Boreal forest may be net greenhouse gas emitters, new study suggests

Boreal forest may be net greenhouse gas emitters, new study suggests

 01 November 2007

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Forests have long been thought of as an ally in the fight against global warming, but a new study suggests that Canada’s boreal forest may in fact be releasing more greenhouse gases than it absorbs.

“The boreal forest, at least in the north-central part of Manitoba, has gone from a weak carbon sink to a weak carbon source,” said Dr. Tom Gower of the University of Wisconsin, whose paper is being published Thursday in the journal Nature. “It is now contributing to atmospheric (carbon dioxide) concentration.”

Gower and his fellow researchers studied a million-square-kilometre stretch of forest around Thompson, Man. The team took field measurements of how carbon moved between the forest and the atmosphere and then used computer modelling and forestry records to suggest how that cycle has changed since the 1950s.

Trees absorb carbon dioxide as they grow and release it when they burn or decompose.

Although results varied for individual years depending on the severity of the forest fire season, Gower found that the forest once absorbed, on average, slightly more carbon than it emitted – about five or 10 grams per square metre of forest per year.

Now, however, the direction of that flow has reversed. On average, the forest actually emits about two grams per square metre per year.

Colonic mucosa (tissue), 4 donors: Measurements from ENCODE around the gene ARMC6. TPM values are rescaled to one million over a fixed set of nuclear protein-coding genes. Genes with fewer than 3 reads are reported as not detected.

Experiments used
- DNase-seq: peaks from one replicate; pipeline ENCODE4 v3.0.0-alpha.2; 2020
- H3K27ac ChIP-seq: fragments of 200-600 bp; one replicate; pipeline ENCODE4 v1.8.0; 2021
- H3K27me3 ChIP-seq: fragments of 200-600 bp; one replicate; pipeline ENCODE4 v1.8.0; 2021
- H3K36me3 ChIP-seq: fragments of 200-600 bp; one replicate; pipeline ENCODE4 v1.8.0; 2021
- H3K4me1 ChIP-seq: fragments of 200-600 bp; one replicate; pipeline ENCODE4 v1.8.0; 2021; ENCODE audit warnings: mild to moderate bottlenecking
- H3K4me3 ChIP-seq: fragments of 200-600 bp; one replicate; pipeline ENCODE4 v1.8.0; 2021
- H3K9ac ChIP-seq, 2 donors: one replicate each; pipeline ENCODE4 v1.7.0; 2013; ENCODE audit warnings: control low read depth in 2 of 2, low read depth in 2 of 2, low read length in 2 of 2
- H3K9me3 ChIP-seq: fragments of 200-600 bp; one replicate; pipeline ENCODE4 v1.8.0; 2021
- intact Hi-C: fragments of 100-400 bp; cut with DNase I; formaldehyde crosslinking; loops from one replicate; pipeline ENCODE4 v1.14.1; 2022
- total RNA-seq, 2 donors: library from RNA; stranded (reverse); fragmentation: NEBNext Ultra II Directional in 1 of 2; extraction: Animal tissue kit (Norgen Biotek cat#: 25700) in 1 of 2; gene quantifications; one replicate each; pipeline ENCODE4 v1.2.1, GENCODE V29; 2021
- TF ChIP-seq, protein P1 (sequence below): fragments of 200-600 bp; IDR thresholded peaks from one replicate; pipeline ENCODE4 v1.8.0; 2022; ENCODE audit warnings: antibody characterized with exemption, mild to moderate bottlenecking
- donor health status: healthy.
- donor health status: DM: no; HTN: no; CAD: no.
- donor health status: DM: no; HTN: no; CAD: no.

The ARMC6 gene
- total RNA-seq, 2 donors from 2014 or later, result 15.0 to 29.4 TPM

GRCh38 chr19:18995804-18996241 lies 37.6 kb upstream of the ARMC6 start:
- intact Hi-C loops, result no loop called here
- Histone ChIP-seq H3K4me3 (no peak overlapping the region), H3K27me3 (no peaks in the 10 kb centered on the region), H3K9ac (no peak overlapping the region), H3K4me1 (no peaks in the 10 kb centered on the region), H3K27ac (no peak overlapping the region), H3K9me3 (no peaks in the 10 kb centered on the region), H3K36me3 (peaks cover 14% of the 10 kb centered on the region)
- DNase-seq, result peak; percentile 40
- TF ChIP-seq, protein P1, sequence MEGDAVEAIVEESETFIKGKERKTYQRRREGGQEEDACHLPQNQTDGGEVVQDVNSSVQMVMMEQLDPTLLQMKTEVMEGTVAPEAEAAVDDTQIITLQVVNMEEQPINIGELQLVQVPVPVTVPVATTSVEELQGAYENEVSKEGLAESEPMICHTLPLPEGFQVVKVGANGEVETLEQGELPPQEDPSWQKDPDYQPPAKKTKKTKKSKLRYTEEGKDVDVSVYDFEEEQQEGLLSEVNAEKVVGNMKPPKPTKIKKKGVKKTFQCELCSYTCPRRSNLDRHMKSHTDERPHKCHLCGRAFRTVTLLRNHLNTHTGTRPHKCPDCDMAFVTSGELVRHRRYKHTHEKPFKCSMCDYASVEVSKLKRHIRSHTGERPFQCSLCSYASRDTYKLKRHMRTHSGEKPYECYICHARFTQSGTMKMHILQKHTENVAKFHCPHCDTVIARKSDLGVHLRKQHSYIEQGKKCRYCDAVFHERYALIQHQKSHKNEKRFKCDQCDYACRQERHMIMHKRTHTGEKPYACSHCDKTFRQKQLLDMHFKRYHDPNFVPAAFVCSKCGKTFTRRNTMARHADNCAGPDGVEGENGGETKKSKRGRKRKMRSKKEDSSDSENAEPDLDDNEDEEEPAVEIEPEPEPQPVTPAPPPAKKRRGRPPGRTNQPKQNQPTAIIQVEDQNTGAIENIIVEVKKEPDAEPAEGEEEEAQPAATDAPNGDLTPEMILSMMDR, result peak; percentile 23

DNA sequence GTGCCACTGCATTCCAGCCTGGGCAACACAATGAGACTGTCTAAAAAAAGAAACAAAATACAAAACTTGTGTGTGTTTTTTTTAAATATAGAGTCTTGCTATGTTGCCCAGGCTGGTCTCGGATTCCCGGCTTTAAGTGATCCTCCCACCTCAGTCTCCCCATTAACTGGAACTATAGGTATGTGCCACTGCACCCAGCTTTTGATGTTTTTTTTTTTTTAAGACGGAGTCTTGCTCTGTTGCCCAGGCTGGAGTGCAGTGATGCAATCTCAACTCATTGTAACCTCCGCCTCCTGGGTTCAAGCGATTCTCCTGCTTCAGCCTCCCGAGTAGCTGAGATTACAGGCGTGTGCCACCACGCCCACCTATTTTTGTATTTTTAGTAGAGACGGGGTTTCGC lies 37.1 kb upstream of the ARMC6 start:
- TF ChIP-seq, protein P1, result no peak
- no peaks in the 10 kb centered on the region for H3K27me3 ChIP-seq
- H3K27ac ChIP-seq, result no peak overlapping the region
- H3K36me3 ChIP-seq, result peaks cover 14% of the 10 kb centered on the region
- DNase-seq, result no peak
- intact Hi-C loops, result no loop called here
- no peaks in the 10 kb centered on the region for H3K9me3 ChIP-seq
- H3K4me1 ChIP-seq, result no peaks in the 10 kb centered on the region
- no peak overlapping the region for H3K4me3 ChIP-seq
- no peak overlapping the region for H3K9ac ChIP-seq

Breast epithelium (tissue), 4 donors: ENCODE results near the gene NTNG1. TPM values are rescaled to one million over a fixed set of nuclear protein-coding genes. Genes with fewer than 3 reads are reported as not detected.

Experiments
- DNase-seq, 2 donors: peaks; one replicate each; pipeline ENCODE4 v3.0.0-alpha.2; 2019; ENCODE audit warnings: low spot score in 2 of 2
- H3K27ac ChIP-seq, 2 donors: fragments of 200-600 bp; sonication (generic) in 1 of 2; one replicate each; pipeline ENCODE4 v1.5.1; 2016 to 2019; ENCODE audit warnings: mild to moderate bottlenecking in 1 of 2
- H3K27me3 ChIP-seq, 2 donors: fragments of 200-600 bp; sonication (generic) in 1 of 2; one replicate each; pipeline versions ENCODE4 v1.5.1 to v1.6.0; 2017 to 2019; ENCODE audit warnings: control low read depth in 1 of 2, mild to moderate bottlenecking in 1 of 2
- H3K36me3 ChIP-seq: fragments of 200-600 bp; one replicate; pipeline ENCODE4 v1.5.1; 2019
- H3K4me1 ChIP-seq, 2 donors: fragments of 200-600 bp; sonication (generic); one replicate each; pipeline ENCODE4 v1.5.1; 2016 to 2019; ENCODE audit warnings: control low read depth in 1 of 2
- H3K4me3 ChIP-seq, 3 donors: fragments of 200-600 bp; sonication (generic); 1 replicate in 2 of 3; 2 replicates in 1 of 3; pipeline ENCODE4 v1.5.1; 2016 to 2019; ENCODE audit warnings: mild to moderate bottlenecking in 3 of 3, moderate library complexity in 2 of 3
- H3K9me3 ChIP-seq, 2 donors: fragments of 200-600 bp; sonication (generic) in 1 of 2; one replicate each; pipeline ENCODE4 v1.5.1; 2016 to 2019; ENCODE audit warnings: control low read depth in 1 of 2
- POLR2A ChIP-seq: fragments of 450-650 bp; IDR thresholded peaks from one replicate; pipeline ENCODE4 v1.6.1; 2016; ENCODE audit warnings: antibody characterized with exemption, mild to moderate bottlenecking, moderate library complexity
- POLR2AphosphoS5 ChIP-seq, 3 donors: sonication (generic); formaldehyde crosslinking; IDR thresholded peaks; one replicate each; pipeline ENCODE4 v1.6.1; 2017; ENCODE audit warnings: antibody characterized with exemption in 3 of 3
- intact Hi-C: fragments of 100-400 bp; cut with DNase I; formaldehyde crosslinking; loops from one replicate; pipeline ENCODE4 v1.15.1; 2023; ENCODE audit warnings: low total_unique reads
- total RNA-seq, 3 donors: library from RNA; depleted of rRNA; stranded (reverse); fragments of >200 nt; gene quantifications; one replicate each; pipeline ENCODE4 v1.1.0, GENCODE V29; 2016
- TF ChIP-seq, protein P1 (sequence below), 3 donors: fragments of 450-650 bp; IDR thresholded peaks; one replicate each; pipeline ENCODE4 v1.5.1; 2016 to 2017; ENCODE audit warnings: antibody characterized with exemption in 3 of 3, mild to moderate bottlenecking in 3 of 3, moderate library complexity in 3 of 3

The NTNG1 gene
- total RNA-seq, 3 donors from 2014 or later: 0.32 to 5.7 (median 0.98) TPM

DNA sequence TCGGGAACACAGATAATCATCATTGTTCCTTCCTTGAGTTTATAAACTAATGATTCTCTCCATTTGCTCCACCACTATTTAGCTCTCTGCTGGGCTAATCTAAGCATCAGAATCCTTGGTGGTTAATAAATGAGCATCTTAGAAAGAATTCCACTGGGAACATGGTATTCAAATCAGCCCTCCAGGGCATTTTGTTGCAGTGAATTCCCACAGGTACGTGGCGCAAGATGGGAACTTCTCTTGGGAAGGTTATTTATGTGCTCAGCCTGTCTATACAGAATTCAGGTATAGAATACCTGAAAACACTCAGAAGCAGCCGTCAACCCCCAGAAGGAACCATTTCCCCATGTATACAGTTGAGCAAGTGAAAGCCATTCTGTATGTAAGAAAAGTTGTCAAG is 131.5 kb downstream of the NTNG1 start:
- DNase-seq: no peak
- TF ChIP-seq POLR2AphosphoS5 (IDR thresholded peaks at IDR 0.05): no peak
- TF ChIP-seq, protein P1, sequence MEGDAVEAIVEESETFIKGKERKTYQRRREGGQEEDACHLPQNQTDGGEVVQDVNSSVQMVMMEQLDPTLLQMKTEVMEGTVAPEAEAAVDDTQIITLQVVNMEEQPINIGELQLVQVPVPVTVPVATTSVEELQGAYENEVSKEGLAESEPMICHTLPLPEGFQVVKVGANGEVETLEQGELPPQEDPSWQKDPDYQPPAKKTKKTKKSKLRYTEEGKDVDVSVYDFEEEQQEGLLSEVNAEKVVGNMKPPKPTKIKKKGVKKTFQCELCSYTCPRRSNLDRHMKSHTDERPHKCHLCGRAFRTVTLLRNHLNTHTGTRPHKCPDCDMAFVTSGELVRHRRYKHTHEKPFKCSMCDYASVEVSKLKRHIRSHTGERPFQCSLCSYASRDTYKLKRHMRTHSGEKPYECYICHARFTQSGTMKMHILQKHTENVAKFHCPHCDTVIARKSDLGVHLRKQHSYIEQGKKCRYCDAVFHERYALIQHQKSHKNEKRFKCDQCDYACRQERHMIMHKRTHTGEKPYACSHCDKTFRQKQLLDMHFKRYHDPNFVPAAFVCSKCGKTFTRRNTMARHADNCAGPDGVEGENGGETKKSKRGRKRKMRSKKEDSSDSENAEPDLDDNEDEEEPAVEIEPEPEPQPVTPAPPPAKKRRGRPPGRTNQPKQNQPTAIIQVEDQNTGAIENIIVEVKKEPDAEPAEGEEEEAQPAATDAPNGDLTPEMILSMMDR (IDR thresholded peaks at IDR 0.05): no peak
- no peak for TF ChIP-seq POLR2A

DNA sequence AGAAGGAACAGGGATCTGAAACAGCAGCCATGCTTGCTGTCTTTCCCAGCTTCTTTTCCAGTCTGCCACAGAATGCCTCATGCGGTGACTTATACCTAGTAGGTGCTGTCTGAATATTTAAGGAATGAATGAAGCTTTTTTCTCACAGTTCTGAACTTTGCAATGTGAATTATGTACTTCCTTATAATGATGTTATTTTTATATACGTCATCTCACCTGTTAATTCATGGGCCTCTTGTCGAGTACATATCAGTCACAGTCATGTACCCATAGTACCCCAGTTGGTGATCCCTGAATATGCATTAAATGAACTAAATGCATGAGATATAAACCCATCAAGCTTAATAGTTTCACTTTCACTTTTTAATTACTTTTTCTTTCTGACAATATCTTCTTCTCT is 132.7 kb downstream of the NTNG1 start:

“(The forest) is actually contributing to rising carbon emissions,” Gower said.

The cause, he said, is forest fires. Climate change, according to most models, leads to increased forest fires because it creates hotter and drier conditions.

“The warmer climate has increased fire frequency and extent,” said Gower. “Those wildfires have caused this transition in the boreal forest from a carbon sink to a carbon source.”

Not only do the fires themselves release vast quantities of carbon dioxide, they expose soil to sunlight, which speeds decomposition and more carbon dioxide release. If enough warming occurs to melt permafrost, that may release more carbon yet.

In fact, Gower said we may already be in a feedback loop of increased carbon emissions from the boreal forest.

“Climate change is what’s causing the fires,” he said. “If it was left unchecked, it could become a feedback.”

Boreal forests around the world are second in size only to tropical rainforests. They cover the upper latitudes of every Canadian province, as well as the Northwest Territories, the Yukon, Alaska, Siberia, China and Scandinavia.

The size of the forest, as well as the fact that those regions are expected to experience the most severe climate changes, suggests that even a small shift in the carbon cycle of that ecosystem could have serious effects on the entire planet.

If carbon concentrations in the atmosphere continue to increase, Gower said, climate change will become an increasingly important contributor to forest fires.

“Based on our current understanding, fire was a more important driver than climate was. But if carbon dioxide concentration really doubles in the next 50 years and the temperature increases four to eight degrees Celsius, all bets may be off.”

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